‘the ship’s company are never to be interrupted at their meals but on the most pressing occasions and the commanding officer should be very punctual as to their hours of dinner and breakfast’.
William Robinson (Jack Nastyface), a Battle of Trafalgar veteran, recounted breakfast as being either as
‘burgoo, made of coarse oatmeal and water’ or ‘scotch coffee, which is burnt bread boiled in some water, and sweetened with sugar’.
Dinner, the main meal of the day, was eaten around midday. What was served depended on the day of the week.
Lobscouse, a typical dinnertime dish, consisted of boiled salted meat, onions and pepper mixed with ship’s biscuit and stewed together. Supper at 4pm was usually ‘a half pint of wine, or a pint of grog with biscuit and cheese or butter’.
Although officers and seamen were issued with the same rations, officers expected to eat more luxuriously, due to their social standing as gentlemen.
They ate separately at different times, in the wardroom or the gunroom, and personally purchased luxury foods and wines to supplement their regular diet. Many captains had their own cook, servants, china plates, silver cutlery, crystal decanters and linen tablecloths.
The admiral’s steward on HMS Prince George in 1781 kept a menu book for Admiral Robert Digby, noting that the admiral and his guests, including Prince William Henry (later William IV) ate a meal of mutton hash, roast mutton, mutton stocks, roast duck, potatoes, butter, cabbages, stewed cauliflower, corn beef, plum pudding, cherry and gooseberry tarts.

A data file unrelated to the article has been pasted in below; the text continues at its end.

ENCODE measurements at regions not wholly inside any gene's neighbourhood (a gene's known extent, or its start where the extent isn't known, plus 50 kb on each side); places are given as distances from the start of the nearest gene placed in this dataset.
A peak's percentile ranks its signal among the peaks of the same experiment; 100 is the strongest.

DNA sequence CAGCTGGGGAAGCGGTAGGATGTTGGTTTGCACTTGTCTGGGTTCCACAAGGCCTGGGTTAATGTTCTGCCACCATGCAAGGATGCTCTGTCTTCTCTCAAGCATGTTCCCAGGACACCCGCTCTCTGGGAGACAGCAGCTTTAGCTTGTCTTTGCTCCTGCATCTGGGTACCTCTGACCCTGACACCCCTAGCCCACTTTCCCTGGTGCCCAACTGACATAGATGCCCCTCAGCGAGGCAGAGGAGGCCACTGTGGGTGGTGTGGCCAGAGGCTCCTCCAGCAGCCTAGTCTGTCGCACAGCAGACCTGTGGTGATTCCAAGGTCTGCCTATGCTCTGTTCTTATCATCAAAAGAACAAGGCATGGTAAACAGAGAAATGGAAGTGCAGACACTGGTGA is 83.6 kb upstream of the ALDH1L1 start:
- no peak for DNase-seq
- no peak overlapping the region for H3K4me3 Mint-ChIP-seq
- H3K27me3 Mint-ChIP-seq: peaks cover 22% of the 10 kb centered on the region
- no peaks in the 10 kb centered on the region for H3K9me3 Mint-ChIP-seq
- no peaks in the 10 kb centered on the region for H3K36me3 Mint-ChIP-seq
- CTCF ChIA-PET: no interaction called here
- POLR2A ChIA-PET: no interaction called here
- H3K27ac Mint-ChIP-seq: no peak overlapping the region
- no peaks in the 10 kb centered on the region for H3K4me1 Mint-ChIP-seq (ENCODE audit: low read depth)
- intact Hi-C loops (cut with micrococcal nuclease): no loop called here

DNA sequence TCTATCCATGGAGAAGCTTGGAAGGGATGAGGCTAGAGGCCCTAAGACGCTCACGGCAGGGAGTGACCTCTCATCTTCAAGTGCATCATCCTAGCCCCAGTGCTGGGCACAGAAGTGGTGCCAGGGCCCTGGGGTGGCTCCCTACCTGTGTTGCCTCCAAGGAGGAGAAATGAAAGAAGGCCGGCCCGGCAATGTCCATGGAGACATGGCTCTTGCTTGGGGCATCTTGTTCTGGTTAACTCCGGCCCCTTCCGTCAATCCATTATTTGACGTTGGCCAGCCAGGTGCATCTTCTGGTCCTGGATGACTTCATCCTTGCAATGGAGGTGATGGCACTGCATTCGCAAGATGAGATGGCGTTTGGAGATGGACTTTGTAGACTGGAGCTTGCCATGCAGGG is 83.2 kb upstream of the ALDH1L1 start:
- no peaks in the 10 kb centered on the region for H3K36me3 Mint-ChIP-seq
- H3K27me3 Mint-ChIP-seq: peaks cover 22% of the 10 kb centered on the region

Supplementing a standard sailor’s diet
Along with standard provisions, ships carried livestock: cattle, sheep, pigs, goats, geese, hens and chickens to provide fresh meat, milk and eggs. Cattle were supplied by the Royal Navy, but other livestock were bought by officers and seamen to supplement their rations.
‘Extras’ such as fresh vegetables and fruit were also bought separately. In foreign waters, bumboats would flock to ships to sell local wares; in the Mediterranean, grapes, lemons and oranges were purchased.
Many seamen also fished to supplement their diet. Sharks, flying fish, dolphins, porpoises and turtles, were regularly caught and eaten. Birds were also fair game. In 1763, seagulls were shot by officers on HMS Isis in Gibraltar.
Rats were a common pest on board ships and seamen often hunted them for entertainment and then ate them, reporting they tasted ‘nice and delicate… full as good as rabbits’. Another frequent pest were weevils, (a type of beetle) found in flour, biscuit and bread.
In 1813 an unsuccessful experiment was carried out to eradicate weevils from flour and biscuit by placing live lobsters in the casks with these supplies. After several days, the lobsters had died, whereas the weevils were thriving.
Bruno Pappalardo is the Principal Naval Records Specialist at The National Archives. He is the author of Tracing Your Naval Ancestors (2002) and The National Archives’ online resource Nelson, Trafalgar and Those Who Served (2005). He also contributed to and was the naval records consultant for Tales from the Captain’s Log (2017). His latest work, from which this article is drawn, is How to Survive in the Georgian Navy (2019), published by Osprey Publishing.